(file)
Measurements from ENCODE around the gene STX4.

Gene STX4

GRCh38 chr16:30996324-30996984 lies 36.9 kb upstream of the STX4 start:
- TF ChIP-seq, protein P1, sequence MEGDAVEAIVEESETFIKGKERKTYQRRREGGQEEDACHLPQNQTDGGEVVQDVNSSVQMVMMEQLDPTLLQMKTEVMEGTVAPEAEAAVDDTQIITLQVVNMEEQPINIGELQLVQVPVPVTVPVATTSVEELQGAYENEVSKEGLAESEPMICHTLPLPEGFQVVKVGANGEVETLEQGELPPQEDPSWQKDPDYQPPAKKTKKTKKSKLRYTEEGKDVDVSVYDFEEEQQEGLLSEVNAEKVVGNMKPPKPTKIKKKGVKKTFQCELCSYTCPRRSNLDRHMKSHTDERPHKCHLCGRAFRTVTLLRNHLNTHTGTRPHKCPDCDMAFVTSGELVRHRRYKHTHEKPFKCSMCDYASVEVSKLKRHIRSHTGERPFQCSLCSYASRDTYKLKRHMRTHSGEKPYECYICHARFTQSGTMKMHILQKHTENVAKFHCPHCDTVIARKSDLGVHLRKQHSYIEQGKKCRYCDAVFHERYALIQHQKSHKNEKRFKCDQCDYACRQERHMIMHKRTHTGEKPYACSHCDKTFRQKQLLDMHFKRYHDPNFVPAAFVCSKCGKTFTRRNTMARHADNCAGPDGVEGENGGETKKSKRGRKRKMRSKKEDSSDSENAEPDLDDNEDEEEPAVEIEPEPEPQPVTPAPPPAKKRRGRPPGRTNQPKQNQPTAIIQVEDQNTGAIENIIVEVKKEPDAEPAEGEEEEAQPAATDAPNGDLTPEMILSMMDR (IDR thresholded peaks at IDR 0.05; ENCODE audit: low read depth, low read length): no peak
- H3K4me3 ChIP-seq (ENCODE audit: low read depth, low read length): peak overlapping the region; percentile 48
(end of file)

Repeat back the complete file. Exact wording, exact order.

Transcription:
Measurements from ENCODE around the gene STX4.

Gene STX4

GRCh38 chr16:30996324-30996984 lies 36.9 kb upstream of the STX4 start:
- TF ChIP-seq, protein P1, sequence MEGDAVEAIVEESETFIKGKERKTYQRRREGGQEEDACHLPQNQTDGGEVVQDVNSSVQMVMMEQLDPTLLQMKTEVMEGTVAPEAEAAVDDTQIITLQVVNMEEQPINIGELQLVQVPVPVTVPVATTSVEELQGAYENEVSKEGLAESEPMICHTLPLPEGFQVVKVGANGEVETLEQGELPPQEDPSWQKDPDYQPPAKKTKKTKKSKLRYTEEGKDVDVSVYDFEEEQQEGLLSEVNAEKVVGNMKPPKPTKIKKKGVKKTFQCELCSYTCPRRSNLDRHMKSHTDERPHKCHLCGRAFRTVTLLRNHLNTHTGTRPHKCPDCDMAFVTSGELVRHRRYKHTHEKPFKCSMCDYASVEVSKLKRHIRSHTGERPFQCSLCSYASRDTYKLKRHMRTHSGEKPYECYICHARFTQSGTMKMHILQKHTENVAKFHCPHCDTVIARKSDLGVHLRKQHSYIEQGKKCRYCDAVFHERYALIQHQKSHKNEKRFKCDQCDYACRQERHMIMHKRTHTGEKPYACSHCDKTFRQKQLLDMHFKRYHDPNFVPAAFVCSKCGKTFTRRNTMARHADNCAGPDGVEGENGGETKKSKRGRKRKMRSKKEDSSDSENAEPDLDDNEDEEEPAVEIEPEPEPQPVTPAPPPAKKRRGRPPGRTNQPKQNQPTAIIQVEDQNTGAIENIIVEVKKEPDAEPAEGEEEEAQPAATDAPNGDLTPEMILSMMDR (IDR thresholded peaks at IDR 0.05; ENCODE audit: low read depth, low read length): no peak
- H3K4me3 ChIP-seq (ENCODE audit: low read depth, low read length): peak overlapping the region; percentile 48